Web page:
scuba diving

scuba diving

Life in South Africa would not be complete without once trying scuba diving and caving. Both should be considered a rite of passage. Just as Americans have their theme parks, South Africans have their nature parks and untouched environments. If a robust and adventurous life appeals to you, perhaps consider checking out the property for sale in Knysna.

Cango Caves

Caving becomes a notch more exciting when it is the Cango Caves that are being targeted. This is an area 30 kilometers away from the Klein Karoo. The Cango caves are world famous for their limestone stalagmite formations that date as far back as 4,500 million years ago. This is no ordinary cave formation: instead, they are a network of caverns like something out of an Indiana Jones movie set. Some of the formations have been given interesting names like “weird cango candle” or “bridal couple”. Some areas in the Cango Caves are off limits to the public but this is mainly to make sure no one is exposed to danger. The length of the caving adventure is about 4 kilometres but only 1 kilometre is open to the public. The adventure takes an average of 1.5 hours and is peppered with a lot of things to gape at like Cleopatra’s Needle and the main chambers.

Big Swing at Graskop

Scarier than online dating is the thrilling free fall adventure from a 1493 meter high gorge swing which explains the name, the Big Swing. As you fall, you will swiftly get to see the Graskop Falls in Mpumalanga town. Graskop literally translates as “grassy peak”, and if you would prefer not to try the free-fall, you can fly across on a high wire that’s about 131 meters long and 80 meters high. It’s called the “foofie slide.” The free-fall is technically similar to a bungee jump, but without the yoyo bounce at the end. You will be safely harnessed as you drop 68 meters in 3 seconds. You won’t even have time to hear yourself scream which is why many go right back to do it again. If you think a rollercoaster is scary, wait until you try the Big Swing. The rollercoaster will seem tame in comparison. Be sure to bring your digital cameras along so that you can take pictures of your friends as they suspend themselves above the 1.5km high gorge!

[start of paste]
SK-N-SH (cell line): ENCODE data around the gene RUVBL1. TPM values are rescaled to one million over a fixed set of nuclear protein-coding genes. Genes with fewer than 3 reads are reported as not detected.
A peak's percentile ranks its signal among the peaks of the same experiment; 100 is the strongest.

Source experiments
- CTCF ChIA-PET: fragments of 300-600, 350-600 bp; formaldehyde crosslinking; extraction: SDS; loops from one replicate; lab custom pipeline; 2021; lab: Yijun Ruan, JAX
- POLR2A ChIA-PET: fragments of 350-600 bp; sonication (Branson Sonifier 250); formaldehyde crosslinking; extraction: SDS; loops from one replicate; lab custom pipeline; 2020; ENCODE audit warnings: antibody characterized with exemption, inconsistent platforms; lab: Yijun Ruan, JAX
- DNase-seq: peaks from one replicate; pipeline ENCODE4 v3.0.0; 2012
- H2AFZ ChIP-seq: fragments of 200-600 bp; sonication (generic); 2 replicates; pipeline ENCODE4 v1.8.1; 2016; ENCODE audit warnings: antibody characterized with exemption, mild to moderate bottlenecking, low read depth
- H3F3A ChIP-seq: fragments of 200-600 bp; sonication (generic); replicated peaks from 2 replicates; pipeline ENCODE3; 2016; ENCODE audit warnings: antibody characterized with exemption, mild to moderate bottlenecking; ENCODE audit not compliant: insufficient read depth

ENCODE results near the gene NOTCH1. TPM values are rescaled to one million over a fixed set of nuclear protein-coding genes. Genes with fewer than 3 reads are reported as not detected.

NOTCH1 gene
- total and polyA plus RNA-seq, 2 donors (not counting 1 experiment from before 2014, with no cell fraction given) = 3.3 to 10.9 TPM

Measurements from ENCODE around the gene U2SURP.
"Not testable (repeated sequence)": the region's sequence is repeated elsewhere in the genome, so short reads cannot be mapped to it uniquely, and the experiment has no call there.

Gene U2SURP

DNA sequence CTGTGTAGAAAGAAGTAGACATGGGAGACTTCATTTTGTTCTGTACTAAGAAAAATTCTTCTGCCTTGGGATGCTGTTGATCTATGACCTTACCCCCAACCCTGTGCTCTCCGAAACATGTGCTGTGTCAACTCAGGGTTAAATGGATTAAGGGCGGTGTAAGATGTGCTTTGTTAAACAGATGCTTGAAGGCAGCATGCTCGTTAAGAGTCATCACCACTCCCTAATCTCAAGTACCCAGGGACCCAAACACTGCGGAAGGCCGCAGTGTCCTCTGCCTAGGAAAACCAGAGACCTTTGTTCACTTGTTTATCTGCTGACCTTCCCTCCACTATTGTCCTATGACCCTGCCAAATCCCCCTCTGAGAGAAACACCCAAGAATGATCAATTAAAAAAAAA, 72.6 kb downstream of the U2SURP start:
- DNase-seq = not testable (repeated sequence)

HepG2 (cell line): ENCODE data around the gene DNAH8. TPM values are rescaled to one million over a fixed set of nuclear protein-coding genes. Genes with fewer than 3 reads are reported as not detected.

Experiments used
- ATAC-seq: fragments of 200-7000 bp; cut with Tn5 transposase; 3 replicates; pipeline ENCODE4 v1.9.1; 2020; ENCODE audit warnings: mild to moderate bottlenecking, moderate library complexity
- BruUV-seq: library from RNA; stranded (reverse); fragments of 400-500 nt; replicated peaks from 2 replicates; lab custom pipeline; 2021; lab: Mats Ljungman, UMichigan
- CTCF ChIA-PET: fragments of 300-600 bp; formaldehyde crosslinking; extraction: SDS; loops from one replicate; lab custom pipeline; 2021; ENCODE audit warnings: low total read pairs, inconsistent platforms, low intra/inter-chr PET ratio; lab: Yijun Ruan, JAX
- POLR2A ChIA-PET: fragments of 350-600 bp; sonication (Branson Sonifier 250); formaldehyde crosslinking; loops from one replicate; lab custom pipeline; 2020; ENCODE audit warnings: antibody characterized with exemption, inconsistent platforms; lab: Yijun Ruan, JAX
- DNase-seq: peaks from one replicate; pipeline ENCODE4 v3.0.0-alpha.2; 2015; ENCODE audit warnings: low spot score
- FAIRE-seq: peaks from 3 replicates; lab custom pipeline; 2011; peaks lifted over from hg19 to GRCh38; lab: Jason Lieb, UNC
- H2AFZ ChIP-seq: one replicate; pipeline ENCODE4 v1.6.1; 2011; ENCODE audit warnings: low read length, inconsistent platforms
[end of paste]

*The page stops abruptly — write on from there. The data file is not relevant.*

Scuba Diving in Sodwana Bay

There are dozens of locations to go scuba diving in South Africa but none compare to Sodwana Bay. The marine life in Sodwana Bay is spectacular and is fully protected as a marine reserve under the management of the Greater St. Lucia Wetlands Park. Once you’ve gone scuba diving here, any other dive spot outside of South Africa will pale in comparison: the experience may indeed leave you searching for bank repossessed houses for sale in the area.

However, since South Africa has a 3000 kilometre coastline touched by two oceans, you have a wonderful range of dive spots to choose. You should make Sodwana Bay the last on your dive spot list because it is the best. Be warned, though: the water is cold and there are deep caves which should only be explored with expert divers. Also, Sodwana Bay has sink holes, beautiful coral reefs, quarries and clear springs. One should take diving classes before attempting to go under. It will all be worth it once you see what is waiting beneath the crystal blue waters of the South African coast.